John Myburgh is a South African-born, Australian Intensive Care clinician- researcher. He has worked at the coal face in the ICU for the last 35 years, and led national and international research programs over the last 25 years directed at answering fundamental clinical questions to improve the lives of critically ill patients and their families. An avid teacher and mentor, he has based his style on his mentors who always stressed that the patient comes first, that teaching others was both a privilege and a duty and to question everything, particularly fundamentalism and dogma. A a SMACC Frequent Flyer, John is a dedicated rower on Middle Harbour in Sydney, the proud owner of 4 guitars (including a Fender Strat and Tele) and devoted Dad.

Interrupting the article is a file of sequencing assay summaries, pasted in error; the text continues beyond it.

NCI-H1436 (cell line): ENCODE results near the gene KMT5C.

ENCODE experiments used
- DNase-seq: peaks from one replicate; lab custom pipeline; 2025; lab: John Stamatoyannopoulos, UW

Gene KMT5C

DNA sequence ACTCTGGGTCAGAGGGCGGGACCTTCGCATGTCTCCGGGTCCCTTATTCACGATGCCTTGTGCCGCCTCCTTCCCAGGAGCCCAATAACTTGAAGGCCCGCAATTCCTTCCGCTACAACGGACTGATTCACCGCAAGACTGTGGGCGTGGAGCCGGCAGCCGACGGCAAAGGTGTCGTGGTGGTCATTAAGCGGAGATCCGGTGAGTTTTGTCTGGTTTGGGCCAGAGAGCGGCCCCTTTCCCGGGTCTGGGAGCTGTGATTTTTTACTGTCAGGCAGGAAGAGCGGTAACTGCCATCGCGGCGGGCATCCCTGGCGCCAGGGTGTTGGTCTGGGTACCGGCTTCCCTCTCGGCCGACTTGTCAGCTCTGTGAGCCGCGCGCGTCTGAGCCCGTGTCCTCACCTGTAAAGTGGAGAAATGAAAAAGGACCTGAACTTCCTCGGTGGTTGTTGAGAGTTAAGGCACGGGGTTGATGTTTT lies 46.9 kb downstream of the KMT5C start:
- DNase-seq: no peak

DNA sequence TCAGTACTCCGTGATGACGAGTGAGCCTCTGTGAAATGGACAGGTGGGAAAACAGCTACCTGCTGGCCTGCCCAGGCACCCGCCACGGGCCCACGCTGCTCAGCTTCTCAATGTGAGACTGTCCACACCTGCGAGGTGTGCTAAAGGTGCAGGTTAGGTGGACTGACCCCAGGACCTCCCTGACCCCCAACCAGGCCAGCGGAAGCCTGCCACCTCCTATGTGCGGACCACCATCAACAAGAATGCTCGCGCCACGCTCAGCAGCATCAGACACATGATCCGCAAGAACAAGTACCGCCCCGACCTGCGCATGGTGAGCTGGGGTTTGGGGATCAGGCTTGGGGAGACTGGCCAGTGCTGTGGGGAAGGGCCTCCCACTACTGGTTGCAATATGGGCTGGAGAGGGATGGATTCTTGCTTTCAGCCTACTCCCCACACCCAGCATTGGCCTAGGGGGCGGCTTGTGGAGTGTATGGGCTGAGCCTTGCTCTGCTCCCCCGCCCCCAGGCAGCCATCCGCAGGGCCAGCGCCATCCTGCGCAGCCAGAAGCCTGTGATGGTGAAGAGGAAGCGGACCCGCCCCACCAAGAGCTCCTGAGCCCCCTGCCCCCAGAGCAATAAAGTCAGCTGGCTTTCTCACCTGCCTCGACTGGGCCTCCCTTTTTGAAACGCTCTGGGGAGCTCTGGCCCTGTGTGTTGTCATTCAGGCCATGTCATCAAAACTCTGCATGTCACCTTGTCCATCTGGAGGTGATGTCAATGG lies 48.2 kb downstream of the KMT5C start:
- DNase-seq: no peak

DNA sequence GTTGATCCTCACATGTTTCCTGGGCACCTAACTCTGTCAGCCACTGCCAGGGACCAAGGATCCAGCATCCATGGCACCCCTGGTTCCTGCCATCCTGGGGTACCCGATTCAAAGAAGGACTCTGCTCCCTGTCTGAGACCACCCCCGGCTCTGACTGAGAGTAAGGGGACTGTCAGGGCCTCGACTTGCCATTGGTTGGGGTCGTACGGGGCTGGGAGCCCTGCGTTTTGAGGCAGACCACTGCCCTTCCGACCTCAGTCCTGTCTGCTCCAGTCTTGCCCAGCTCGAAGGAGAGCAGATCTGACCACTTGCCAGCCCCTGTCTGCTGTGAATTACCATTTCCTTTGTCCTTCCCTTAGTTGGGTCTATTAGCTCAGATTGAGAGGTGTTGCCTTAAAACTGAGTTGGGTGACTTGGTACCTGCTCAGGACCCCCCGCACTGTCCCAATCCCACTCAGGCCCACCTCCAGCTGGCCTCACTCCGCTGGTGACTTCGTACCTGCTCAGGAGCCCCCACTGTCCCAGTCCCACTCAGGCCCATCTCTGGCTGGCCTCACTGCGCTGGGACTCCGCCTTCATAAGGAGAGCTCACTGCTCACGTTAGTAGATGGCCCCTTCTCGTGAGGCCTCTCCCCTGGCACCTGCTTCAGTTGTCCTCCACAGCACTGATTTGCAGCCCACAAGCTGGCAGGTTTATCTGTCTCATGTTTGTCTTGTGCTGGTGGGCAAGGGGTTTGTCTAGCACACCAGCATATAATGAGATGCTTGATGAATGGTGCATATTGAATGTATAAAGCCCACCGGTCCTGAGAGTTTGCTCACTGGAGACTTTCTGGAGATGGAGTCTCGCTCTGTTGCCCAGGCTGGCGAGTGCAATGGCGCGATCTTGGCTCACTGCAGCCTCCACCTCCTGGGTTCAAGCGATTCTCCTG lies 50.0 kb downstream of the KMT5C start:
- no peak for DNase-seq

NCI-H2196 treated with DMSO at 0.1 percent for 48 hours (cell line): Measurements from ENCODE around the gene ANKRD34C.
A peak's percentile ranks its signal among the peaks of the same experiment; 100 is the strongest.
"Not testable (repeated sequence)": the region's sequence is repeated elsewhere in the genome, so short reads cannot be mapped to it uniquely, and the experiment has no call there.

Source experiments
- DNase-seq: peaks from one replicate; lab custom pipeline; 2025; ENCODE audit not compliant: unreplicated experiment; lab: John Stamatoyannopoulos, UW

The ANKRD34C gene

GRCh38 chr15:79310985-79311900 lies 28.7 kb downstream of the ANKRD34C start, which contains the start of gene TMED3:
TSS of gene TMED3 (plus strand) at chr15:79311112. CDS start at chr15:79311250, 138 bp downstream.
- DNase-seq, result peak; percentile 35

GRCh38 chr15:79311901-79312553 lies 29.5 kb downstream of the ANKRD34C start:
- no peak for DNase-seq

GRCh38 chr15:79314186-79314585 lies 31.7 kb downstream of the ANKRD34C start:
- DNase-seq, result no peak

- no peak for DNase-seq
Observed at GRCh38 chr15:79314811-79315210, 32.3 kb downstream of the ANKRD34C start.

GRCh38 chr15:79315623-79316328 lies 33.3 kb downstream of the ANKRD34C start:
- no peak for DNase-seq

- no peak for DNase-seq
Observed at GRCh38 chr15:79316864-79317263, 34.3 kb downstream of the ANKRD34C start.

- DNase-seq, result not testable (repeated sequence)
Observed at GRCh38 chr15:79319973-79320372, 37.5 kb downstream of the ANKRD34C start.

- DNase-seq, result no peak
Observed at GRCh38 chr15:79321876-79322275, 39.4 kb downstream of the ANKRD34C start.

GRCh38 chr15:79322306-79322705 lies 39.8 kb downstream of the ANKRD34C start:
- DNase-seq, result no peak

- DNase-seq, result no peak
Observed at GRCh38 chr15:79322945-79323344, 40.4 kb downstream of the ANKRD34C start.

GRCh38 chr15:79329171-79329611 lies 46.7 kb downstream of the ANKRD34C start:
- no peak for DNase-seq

Does oxygen delivery matter?
The belief that pushing oxygen delivery with synthetic catecholamines is based on a physiological fallacy, fuelled by Bad Pharma
For the 30 years, clinical understanding of haemodynamic resuscitation has been based on physiological paradigms that focus on convective oxygen delivery. Most of these emphasise the role of cardiac output, haemoglobin and recommend interventions using synthetic agents such as dobutamine, synthetic colloids and blood transfusions. Markedly influenced by industry, these interventions and strategies hijacked critical thinking creating a belief in the utiliity of attaining short-term physiological surrogates for resuscitation that have little relevance in improving patient-centred outcomes. This ‘physiological fallacy’ has been demonstrated in high-quality RCTs of fluids, goal-directed therapy and catecholamines, that paradoxically inform the interpretation of new insights in the physiological basis of health and disease.